Face recognition applications to date have fallen into roughly two categories. Face recognition has recently seen a lot of success in a family of less-demanding applications such as online image search and family photo album organization (e.g. Google Picasa, Microsoft Photo Gallery, and Apple iPhoto). At the other end of the tractability spectrum there are the terrorist watchlist and mass surveillance applications that have for the most part dominated the field of face recognition research. However, there are many face recognition applications that fall roughly between these extremes, where very high recognition performance is desired, but the users in the gallery are still allies of the system rather than adversaries. These applications include access control for secure facilities (e.g., prisons and office buildings), computer systems, automobiles, or automatic teller machines, where controlled gallery images can be obtained in advance. These applications are very interesting due to their potential sociological impact. Since the gallery subjects are allies rather than opponents of the recognition system, this creates the possibility of carefully controlling the acquisition of the training data. While the same can be said for other biometrics such as fingerprints and iris recognition, face recognition has the potential of working with test data that is much less controlled, allowing the access control system to be made less intrusive to the users of the system.

Many of the existing face recognition techniques are still far from meeting the performance demand of many real-world applications and have resulted in several high-profile failures when their application domain gets stretched into security. In fact, almost all commercial image-based face recognition systems today still rely on very primitive pattern recognition techniques: they essentially find similar instances to the query face based on similarity of certain local features of the face image, which can be solved with reasonable accuracy and speed. For instance, finding duplicated or similar images over the Internet. The performance of such recognition systems however degrades rapidly whenever the input image is different from the training data in the following aspects:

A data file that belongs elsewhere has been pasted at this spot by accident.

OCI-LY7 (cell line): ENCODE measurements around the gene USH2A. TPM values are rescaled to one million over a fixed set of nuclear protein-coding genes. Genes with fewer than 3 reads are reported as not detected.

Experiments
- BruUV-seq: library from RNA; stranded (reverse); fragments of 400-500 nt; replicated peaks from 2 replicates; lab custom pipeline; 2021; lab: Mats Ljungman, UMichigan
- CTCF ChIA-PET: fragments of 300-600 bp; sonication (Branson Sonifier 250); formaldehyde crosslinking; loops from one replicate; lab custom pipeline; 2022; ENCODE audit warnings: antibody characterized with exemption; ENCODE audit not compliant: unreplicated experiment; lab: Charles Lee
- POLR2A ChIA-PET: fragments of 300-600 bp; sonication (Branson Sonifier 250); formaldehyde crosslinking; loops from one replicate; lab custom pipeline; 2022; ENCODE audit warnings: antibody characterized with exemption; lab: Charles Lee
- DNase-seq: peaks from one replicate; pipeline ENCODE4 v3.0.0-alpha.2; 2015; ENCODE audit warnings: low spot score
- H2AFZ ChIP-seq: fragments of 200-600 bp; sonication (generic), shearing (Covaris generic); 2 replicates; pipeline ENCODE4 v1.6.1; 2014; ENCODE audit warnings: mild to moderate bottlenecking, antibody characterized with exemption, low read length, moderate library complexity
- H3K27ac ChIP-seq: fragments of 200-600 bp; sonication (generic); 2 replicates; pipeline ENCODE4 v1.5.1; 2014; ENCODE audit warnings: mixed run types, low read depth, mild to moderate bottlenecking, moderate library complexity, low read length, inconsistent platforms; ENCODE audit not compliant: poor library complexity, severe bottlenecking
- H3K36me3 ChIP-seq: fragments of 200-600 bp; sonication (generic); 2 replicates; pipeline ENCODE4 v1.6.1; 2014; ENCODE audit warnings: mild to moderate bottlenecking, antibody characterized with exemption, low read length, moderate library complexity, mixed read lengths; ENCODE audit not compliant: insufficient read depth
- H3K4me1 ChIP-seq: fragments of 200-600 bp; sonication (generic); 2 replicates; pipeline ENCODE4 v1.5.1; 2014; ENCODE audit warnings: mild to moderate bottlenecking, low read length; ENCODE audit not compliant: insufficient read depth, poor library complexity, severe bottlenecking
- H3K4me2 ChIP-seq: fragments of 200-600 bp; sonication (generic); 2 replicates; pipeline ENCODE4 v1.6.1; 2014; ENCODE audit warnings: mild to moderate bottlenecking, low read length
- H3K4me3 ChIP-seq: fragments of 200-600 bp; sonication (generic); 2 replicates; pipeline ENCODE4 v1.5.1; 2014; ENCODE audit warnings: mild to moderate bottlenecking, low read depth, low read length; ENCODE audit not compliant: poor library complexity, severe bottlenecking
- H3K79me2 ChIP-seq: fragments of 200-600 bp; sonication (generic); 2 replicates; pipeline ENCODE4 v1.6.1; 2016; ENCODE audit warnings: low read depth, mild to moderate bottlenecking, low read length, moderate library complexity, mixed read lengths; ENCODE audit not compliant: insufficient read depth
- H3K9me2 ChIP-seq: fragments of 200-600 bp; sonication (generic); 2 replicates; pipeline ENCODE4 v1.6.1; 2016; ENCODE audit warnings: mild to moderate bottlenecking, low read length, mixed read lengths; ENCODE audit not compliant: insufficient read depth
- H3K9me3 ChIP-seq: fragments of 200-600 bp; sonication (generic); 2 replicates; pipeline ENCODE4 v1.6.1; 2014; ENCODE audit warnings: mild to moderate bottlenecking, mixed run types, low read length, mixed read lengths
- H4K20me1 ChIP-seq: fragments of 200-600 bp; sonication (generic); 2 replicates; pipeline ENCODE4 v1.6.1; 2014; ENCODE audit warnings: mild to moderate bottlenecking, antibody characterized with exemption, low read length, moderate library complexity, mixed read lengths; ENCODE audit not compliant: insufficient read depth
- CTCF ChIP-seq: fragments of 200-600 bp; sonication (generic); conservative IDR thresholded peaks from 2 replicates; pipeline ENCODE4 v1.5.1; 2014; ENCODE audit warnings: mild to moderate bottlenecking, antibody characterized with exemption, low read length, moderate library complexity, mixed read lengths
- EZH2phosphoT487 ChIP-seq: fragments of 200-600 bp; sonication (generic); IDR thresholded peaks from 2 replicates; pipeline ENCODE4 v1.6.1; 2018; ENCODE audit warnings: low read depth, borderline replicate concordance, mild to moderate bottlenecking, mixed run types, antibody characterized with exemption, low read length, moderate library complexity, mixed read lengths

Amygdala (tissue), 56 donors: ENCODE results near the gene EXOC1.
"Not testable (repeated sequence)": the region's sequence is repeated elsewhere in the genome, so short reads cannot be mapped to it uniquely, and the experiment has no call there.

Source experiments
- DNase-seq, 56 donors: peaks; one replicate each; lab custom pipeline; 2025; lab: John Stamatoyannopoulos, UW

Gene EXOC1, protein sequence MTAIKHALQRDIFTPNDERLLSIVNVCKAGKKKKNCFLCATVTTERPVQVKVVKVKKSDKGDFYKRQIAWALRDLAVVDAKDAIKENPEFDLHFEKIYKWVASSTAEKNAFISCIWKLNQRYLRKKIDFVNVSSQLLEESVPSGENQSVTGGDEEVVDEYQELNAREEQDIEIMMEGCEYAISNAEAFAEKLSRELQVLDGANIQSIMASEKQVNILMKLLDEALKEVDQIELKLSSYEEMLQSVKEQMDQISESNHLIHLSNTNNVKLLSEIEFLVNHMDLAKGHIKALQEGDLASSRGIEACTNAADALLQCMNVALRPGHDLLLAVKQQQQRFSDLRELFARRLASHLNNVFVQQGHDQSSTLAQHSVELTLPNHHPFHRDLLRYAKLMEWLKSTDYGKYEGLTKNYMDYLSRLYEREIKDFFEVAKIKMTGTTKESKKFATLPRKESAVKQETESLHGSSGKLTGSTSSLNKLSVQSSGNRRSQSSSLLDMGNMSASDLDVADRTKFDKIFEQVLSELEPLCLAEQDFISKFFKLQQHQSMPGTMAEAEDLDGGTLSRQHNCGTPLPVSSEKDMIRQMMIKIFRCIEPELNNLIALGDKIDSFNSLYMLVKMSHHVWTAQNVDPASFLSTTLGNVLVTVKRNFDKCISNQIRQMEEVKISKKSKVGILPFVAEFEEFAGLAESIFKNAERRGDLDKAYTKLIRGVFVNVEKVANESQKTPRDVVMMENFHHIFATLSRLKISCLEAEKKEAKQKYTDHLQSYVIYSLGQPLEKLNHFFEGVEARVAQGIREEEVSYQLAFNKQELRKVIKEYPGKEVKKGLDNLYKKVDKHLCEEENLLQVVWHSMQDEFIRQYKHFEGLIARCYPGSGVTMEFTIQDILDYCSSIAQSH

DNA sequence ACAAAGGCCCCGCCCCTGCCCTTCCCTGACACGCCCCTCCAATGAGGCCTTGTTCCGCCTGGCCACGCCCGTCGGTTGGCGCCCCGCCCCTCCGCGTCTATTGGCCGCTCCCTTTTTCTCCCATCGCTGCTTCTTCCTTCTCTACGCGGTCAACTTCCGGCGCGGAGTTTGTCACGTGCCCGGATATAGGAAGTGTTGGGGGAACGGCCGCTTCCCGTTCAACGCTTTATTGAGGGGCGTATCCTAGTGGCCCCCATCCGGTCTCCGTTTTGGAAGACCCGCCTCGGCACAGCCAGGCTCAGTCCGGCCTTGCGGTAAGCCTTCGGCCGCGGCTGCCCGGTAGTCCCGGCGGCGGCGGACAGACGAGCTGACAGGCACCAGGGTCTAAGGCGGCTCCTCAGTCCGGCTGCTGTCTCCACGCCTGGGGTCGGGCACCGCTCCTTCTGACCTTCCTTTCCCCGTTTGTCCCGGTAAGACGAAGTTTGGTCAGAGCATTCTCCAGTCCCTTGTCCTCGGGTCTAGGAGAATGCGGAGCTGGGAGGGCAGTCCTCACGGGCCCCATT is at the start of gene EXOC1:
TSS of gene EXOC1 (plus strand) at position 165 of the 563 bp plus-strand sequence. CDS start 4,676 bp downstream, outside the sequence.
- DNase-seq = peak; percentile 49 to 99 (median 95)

• Taken under significantly different lighting conditions;
  • Partially occluded or corrupted;
  • With a significant pose or viewpoint change.

Our goal is to systematically study and develop new computational methods that can harness all the information encoded in an entire face image (instead of a small set of features) and make face recognition truly robust against illumination, occlusion, and pose variation. Why these three factors substantially make face recognition problem difficult can be found at Challenges. We call this a “holistic approach” to face recognition. To this end, we have been investigating the fundamental minimum requirements in the training data, in terms of number of samples and their resolution and conditions, for guaranteed recognition performance; In addition, for this new approach to be practical for modern Internet-scale recognition tasks, we have been studying the computational complexity of the associated recognition tasks and ensure that they allow truly scalable solutions.